Is It Time to Teach Social Media in Schools?

The recent suspension of 13 students from the School of Dentistry at the Dalhousie University, in Nova Scotia, shed a nasty light on a well respected Canadian university. Nearly 200Screen Shot 2015-01-06 at 9.54.19 PM years of history tarnished by the mysoginistic conversation by a bunch of 4th year University students on Facebook. While it highlighted some significant issues around student relationships and professionalism, there was also a glaring issue that stood out; neither the school or the students truly understand Social Media.

Is it time that we start to teach Social Media in schools?

Changing School Attitudes

When you talk about Social Media in a Middle or High School, most people’s thoughts will jump to issues around cyber-bullying. That would be because the discussion about the medium doesn’t start until the cyber-bullying issue pops up. When it does happen, schools will start to bring in a series of experts to talk about Social Media safety and cyber-bullying and, after a short period of time, the schools will sit quietly behind their Social Media and Cyber-Bullying policy and hope that the issue doesn’t pop up, again. Of course it will, but denial is part of the game.

Is it time that we start to teach Social Media in schools?

Social Media Isn’t the Problem

The complaint about Social Media, from parents, teachers and administrators, is that Social Media is a distraction. It is destroying our youth’s ability to interact on a personal level. It is even being attributed to an increasing issue in kids posture, with the bent heads staring at their mobile devices. So why is the solution to ignore and deny access? Some schools are simply throwing up their hands and allowing the devices in the classroom, but telling the students to stay off them. Some parents get upset that they cannot get a hold of their kids, on their cell phones, but then lose their minds when they find out what their kids have been up to, on those same devices.

Is it time that we start to teach Social Media in schools?

The answer, of course, is a resounding “Yes!”.

What Can Change?

The fact is that what kids are doing, today, is no different from what we did, when we were their age, back in the day. Rather than texting, we were passing notes. Rather than sneaking a peek at the latest post on the platform of the day, we were reading comic books or magazines in front of our history books. While we were hiding under the covers, reading a comic book, b7f8b2256782b4d2f09b286ce782c6e0rather than sleeping, they are under the covers, chatting with their friends. Kids haven’t changed. The content, medium and scale have changed.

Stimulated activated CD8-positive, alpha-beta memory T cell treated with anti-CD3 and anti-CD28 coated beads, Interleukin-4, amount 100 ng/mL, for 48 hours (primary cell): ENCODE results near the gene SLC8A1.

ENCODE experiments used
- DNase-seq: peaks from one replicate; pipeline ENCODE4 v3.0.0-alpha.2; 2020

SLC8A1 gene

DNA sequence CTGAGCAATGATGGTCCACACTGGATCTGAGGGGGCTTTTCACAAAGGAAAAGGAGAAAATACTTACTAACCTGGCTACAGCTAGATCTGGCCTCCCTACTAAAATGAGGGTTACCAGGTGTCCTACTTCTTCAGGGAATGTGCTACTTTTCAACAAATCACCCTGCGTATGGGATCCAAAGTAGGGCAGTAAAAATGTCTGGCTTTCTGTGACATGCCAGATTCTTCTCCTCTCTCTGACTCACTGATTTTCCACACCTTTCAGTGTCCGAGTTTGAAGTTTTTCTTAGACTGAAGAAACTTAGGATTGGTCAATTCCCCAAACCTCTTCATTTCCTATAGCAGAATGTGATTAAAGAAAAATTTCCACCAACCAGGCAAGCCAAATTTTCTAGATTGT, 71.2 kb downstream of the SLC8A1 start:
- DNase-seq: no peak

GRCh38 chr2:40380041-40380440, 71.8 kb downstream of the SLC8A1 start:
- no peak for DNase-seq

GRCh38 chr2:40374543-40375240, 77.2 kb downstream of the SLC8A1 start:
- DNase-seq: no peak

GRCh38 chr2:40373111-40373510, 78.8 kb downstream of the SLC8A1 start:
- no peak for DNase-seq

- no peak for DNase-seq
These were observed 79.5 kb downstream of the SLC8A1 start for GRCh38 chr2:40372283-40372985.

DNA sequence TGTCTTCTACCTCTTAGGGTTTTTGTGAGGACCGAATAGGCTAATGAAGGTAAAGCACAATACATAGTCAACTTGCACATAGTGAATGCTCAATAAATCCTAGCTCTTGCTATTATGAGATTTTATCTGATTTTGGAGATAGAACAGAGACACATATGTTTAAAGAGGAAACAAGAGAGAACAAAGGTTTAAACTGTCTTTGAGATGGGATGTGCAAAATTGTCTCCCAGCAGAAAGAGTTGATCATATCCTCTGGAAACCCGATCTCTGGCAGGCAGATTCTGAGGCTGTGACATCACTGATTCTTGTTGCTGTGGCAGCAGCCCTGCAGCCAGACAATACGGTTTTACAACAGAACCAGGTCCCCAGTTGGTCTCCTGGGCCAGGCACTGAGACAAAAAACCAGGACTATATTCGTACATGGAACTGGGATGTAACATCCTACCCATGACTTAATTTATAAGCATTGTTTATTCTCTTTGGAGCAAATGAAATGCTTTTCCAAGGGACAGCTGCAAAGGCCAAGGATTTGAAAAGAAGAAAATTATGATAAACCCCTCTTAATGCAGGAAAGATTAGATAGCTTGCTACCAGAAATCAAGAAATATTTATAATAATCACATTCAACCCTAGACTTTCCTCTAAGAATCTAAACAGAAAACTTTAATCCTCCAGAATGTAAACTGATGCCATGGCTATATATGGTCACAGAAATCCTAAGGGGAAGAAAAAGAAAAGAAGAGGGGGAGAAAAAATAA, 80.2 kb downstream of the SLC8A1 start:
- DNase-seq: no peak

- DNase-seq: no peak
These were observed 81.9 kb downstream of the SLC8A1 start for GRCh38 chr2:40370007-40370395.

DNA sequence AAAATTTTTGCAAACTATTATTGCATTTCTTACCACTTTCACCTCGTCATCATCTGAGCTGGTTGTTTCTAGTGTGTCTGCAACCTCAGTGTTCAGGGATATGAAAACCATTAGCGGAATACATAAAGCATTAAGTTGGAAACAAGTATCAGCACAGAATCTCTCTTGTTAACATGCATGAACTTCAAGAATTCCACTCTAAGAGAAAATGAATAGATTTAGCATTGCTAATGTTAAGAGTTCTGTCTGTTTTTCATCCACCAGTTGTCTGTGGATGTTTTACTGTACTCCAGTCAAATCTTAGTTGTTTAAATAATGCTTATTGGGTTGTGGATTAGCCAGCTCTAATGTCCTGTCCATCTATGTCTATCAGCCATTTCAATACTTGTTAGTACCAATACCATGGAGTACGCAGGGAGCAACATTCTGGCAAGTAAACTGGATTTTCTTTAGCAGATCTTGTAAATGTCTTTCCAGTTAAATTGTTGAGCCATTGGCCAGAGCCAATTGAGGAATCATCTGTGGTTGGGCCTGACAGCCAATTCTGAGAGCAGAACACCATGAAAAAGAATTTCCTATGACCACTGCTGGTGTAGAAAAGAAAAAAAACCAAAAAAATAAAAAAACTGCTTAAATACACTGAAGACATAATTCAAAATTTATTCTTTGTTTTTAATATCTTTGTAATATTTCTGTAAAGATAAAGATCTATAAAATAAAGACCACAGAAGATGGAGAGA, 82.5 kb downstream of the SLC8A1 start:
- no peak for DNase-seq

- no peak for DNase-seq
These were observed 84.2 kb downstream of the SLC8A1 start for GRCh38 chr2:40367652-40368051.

While some think the answer is to deny kids access to Social Media and the technology, the truth is that this action will be more damaging than helpful. The largest and most prolific Social Network is not even online. It’s school. So denying kids access to the most popular means of communicating in that Social Network, essentially leaves them out in the boonies of the Social conversation. Wouldn’t it be better to bring Social Media education into the picture, to teach the safe and proper use of it?

What advantage would there be? There’s more than a few;

1. Teaching the Teachers. Teachers are a smart group. Not only would they learn how to make sure that their students are using their devices and Social Media apps safely and responsibly, they would probably also figure out ways to integrate them into their education planning.

2. Kids Become More Than Cyber Savvy. Kids can figure out how to use a piece of technology, or an app, in no time. Couple that enthusiasm with education on the safe operation, protecting them from predators and thieves and you have children who are actively involved in their own protection.

3. What They Learn in School, They Take With Them. There is a reason that we teach things like algebra and calculus in school. To prepare kids for University. With the recent incident at Dalhousie, wouldn’t Social Media education be another useful tool in their suitcase?

4. Cyber-Smarts Spread. Remember, schools are the original Social Network and what is learned there is spread through that network. Once they leave the education system, they take that knowledge and spread it around as young professionals. Those Cyber-Smart kids become Cyber-Smart Adults.

If we are learning anything, today, it’s that the same Social Media problems are continuing to crop up in our education system and in the business world. Perhaps it is time to start fixing the problems before they become problems.



Sean Smith

Sean is Managing Partner in, a Social Media consulting company based in Campbell River, BC. Sean has almost 20 years of experience in the IT industry, from a HelpDesk Manager to business owner. Sean has been active on Social Media platforms, since joining LinkedIn in 2005. Since then he has consulted on the development of Social Media strategies for a wide variety of businesses, from retail to tourism, instructed at workshops, been a guest and keynote speaker at various conferences, has been working as the tech/start-up author for and has recently become the Editor of the Social Media Camp Blog.

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